Prime Minister Narendra Modi took cognizance of the coronavirus pandemic to announce the launch of the National Digital Health Mission (NDHM) in August during the Independence Day speech. Under this mission, unique health IDs will be created for individuals to maintain their health records. From doctor's appointment to maintaining hospital documents and even depositing money, the NDHM would address all concerns. But is that all the concern that needs addressing?
Data protection is going to be a huge part of NDHM and lack thereof poses a serious problem. The fact that an individual's entire medical history will be recorded under a digital health ID is not without concerns. This is despite repeated assurance from the Centre that the NDHM policy was a result of years of consultation and not a rushed undertaking.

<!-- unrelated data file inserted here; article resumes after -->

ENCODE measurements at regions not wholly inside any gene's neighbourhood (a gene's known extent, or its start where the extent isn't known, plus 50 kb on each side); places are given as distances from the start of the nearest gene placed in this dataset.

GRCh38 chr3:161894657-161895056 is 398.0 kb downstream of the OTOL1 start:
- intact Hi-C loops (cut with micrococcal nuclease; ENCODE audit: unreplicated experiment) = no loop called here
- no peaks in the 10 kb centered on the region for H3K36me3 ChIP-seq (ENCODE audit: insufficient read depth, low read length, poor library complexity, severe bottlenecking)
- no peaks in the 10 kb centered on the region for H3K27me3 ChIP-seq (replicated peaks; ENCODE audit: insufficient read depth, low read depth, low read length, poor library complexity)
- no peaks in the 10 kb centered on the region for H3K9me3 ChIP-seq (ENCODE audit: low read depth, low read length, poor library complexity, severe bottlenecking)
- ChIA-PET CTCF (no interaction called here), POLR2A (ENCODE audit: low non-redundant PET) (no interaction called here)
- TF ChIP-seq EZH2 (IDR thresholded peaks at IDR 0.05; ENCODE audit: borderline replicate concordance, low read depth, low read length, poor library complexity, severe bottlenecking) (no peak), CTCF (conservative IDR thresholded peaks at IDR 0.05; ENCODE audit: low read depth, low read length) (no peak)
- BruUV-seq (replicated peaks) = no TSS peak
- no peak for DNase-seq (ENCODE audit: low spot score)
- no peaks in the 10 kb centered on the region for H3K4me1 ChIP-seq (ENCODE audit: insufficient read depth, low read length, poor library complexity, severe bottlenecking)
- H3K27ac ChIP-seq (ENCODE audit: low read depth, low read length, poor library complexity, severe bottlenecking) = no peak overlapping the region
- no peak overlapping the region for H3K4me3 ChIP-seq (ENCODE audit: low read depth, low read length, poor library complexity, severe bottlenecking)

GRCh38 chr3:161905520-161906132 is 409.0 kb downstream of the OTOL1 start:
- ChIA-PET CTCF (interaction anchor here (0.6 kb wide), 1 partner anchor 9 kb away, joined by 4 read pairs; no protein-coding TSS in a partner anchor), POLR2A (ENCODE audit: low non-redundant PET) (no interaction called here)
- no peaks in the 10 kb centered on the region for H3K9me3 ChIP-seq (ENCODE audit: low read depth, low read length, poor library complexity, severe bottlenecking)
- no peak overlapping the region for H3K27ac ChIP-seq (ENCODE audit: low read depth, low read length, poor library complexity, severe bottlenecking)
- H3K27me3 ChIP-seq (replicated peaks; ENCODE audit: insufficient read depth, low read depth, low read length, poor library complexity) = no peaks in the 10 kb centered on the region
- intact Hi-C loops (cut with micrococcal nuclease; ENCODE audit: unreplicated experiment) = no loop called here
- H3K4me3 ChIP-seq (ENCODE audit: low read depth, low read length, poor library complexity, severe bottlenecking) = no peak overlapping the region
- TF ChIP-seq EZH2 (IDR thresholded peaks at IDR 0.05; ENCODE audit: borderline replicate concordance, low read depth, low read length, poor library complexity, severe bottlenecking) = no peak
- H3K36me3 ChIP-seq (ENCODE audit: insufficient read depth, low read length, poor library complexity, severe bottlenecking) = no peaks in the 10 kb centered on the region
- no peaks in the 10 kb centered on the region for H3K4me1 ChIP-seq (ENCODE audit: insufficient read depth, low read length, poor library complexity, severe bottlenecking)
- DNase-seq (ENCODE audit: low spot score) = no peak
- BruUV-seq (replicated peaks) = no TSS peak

The new health ID is proposed as a voluntary option and individuals may opt-out anytime. The health ID will hold crucial information such as tests, prescriptions, treatment and medical records. Taking the example of Aadhaar, the 12-digit unique ID which records individual's fingerprints, face and iris scan, there are legit concerns that National Health ID would be mandated on all citizens of India.
Concerns over data privacy
Privacy advocates raise concerns about the point in the policy that allows sharing of anonymized data with third-parties. Besides the risk of data abuse, human rights campaigners fear that individuals might be denied services if they choose to opt-out.
"God save us from the tyranny of the National Health ID. Was listening to the govt brief on this, and, oh my God, my ears began to hurt. When you visit a doctor in the future, your digital health ID will show them your entire medical history," Shehla Rashid, VP of JNU Students' Union, said.
Rashid also expressed skepticism on the fact that the data would be secure and won't be misused.
"The government says it wants to do analytics and trend forecasting to improve the healthcare system - that is a form of health surveillance. Your health data - once it's out there, it's out there. You can't do anything about it," Raman Jit Singh Chima, Asia policy director at Access Now, a digital rights non-profit, had said.